François-René de Chateaubriand
Chateaubriand’s significance lies above all in the development of poetological ideas and the enrichment of the French language through hitherto unknown descriptions of nature. He recognized the importance of the revolution, but saw in it a destruction of the Christian tradition. He himself felt uprooted all his life and was marked by an inexplicable melancholy. In 1798/99 he renewed his Christian faith after severe blows and decided to write an apology of Christianity (which certainly had career reasons, as he had envisaged a civil service career and it was known that Napoleon aspired to the pure institutionalization of the Church). In 1802 Le génie du christianisme appeared, In it he tried to grasp the cause of the effects: from the beauty of natural phenomena he concluded the existence of God. In addition, he did not derive the prominent position of Christianity from its divine origin, but from the attractiveness of the teaching. Only religion can preserve the internal balance of man and create order. The Christian religion inspires the arts through the imagery and beauty of their teaching. The novellas René and Atala were originally intended to appear in the context of this work and illustrate the theses of the Génie, but were then removed and published individually. These works were extremely successful and contributed significantly to the rechristianization.
Breakthrough of Romanticism
After Napoleon’s abdication, during the temporary freedom of expression, the public literary debate and thus the confrontation of the ideological fronts (“les deux Frances”) set in again: on the one hand stood the ultras (royalists or legitimists who wished for a return of the ancien régime) which included young aspiring poets such as Victor Hugo, Alphonse de Lamartine and Alfred de Vigny. Their opponents were the Liberals like Stendhal and Prosper Mériméewho preferred a constitutional monarchy. Ironically, the conservative royalists at first championed a departure from the classic, while the classics were usually among the liberals. Only after the accession to power Charles X. (1824) changed this and the Romantics gradually united in so-called “cénacles” with a liberal attitude.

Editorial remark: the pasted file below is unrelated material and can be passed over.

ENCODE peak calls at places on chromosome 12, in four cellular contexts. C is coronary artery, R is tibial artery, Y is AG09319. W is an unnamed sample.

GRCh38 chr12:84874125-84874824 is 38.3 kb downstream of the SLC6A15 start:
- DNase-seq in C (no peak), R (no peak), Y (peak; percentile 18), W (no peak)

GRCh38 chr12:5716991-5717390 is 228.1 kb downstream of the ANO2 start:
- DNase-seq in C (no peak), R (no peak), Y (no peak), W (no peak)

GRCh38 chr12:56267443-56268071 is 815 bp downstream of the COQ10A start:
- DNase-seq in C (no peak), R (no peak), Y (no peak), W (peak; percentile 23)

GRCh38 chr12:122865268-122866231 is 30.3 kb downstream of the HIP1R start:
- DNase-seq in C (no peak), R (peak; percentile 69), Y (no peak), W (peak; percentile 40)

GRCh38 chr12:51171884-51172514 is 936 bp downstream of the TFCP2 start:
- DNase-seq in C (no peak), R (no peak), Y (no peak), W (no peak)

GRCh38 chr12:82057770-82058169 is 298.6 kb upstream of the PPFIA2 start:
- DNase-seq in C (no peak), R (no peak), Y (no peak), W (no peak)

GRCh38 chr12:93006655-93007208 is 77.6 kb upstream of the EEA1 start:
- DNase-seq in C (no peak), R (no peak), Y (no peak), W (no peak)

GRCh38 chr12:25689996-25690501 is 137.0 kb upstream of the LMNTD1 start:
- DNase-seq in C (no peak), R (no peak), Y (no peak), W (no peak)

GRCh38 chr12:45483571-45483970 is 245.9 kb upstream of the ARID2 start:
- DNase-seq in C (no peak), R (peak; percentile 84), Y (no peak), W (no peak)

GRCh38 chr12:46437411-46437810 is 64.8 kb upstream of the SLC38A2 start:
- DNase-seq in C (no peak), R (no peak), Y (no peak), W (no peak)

Lamartine published in 1820 with overwhelming success his romantic poetry collection Méditations, whose novel poetry inspired the youth and their success continued with Hugo Odes (1822). The Académie française, however, sharply attacked the Romantics, calling them “barbarians” and ” sects.” This was followed by a literary exchange, which went down as a bataille romantique in the story and was mainly performed at the theater. In 1823 and 1825 Stendhal wrote the essay Racine et Shakespearein which he attacked the falseness, stiffness, and unnaturalness of classical theater, which he found especially boring. He demanded a romantic drama in prose (instead of the contrived Alexandrian verse) that would break with the classical rules of the three units and thus be able to depict contemporary conflicts and epochs. He equated romanticism with modernity and declared that all great poets were romantics in their day.